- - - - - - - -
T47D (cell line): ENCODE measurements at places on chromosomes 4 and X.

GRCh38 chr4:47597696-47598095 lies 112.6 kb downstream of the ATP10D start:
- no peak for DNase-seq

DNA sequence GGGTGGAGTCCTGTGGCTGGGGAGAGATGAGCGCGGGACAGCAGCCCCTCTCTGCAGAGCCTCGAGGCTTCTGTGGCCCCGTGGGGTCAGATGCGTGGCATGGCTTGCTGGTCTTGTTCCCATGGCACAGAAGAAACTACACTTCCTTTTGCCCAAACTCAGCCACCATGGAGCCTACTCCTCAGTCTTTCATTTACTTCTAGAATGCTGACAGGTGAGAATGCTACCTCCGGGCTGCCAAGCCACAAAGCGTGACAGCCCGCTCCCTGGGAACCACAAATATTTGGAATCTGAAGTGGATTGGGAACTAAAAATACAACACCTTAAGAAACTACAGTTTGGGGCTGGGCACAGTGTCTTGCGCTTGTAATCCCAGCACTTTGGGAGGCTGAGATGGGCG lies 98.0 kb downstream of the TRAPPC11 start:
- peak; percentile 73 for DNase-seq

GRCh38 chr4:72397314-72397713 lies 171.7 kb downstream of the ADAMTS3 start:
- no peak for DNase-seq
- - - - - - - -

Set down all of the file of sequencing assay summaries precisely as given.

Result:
T47D (cell line): ENCODE measurements at places on chromosomes 4 and X.

GRCh38 chr4:47597696-47598095 lies 112.6 kb downstream of the ATP10D start:
- no peak for DNase-seq

DNA sequence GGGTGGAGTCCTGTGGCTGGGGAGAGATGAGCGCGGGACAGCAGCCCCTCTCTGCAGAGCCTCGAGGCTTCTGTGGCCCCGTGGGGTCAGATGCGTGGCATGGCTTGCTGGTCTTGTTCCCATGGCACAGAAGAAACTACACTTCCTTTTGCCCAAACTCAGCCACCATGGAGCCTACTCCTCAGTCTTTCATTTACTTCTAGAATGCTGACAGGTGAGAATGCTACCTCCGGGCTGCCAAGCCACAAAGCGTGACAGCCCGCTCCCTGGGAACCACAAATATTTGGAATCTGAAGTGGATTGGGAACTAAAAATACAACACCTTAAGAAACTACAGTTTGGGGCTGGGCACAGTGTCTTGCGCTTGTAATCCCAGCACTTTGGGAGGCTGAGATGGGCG lies 98.0 kb downstream of the TRAPPC11 start:
- peak; percentile 73 for DNase-seq

GRCh38 chr4:72397314-72397713 lies 171.7 kb downstream of the ADAMTS3 start:
- no peak for DNase-seq